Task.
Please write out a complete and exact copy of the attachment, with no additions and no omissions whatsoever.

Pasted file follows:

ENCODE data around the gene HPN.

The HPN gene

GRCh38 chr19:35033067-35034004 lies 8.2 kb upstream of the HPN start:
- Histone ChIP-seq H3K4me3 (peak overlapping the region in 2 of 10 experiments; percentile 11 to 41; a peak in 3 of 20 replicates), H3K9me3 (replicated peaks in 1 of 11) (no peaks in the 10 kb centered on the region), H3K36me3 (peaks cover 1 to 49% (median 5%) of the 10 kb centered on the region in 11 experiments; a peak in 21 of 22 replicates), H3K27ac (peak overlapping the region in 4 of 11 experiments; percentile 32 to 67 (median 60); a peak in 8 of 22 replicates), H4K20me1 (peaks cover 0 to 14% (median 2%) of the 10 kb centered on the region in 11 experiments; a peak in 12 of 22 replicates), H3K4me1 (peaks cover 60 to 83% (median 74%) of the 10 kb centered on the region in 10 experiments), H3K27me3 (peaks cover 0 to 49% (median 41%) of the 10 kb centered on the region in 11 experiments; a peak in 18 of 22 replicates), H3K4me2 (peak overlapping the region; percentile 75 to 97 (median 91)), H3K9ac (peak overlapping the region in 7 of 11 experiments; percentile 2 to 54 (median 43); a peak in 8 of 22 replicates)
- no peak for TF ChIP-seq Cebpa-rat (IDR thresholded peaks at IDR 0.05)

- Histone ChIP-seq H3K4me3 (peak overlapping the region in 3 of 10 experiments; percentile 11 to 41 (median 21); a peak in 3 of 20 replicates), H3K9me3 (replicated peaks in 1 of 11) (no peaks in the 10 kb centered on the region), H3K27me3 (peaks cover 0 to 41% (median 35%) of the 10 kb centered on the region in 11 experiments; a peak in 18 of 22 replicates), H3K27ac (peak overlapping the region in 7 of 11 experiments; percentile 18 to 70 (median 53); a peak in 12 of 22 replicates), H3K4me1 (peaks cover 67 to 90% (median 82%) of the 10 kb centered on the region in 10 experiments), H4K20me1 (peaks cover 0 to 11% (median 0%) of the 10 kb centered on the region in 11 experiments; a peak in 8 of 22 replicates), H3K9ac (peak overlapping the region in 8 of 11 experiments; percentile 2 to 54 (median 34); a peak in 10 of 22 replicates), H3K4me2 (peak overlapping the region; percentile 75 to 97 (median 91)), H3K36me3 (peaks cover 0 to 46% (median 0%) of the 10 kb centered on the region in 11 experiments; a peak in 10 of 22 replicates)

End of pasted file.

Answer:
ENCODE data around the gene HPN.

The HPN gene

GRCh38 chr19:35033067-35034004 lies 8.2 kb upstream of the HPN start:
- Histone ChIP-seq H3K4me3 (peak overlapping the region in 2 of 10 experiments; percentile 11 to 41; a peak in 3 of 20 replicates), H3K9me3 (replicated peaks in 1 of 11) (no peaks in the 10 kb centered on the region), H3K36me3 (peaks cover 1 to 49% (median 5%) of the 10 kb centered on the region in 11 experiments; a peak in 21 of 22 replicates), H3K27ac (peak overlapping the region in 4 of 11 experiments; percentile 32 to 67 (median 60); a peak in 8 of 22 replicates), H4K20me1 (peaks cover 0 to 14% (median 2%) of the 10 kb centered on the region in 11 experiments; a peak in 12 of 22 replicates), H3K4me1 (peaks cover 60 to 83% (median 74%) of the 10 kb centered on the region in 10 experiments), H3K27me3 (peaks cover 0 to 49% (median 41%) of the 10 kb centered on the region in 11 experiments; a peak in 18 of 22 replicates), H3K4me2 (peak overlapping the region; percentile 75 to 97 (median 91)), H3K9ac (peak overlapping the region in 7 of 11 experiments; percentile 2 to 54 (median 43); a peak in 8 of 22 replicates)
- no peak for TF ChIP-seq Cebpa-rat (IDR thresholded peaks at IDR 0.05)

- Histone ChIP-seq H3K4me3 (peak overlapping the region in 3 of 10 experiments; percentile 11 to 41 (median 21); a peak in 3 of 20 replicates), H3K9me3 (replicated peaks in 1 of 11) (no peaks in the 10 kb centered on the region), H3K27me3 (peaks cover 0 to 41% (median 35%) of the 10 kb centered on the region in 11 experiments; a peak in 18 of 22 replicates), H3K27ac (peak overlapping the region in 7 of 11 experiments; percentile 18 to 70 (median 53); a peak in 12 of 22 replicates), H3K4me1 (peaks cover 67 to 90% (median 82%) of the 10 kb centered on the region in 10 experiments), H4K20me1 (peaks cover 0 to 11% (median 0%) of the 10 kb centered on the region in 11 experiments; a peak in 8 of 22 replicates), H3K9ac (peak overlapping the region in 8 of 11 experiments; percentile 2 to 54 (median 34); a peak in 10 of 22 replicates), H3K4me2 (peak overlapping the region; percentile 75 to 97 (median 91)), H3K36me3 (peaks cover 0 to 46% (median 0%) of the 10 kb centered on the region in 11 experiments; a peak in 10 of 22 replicates)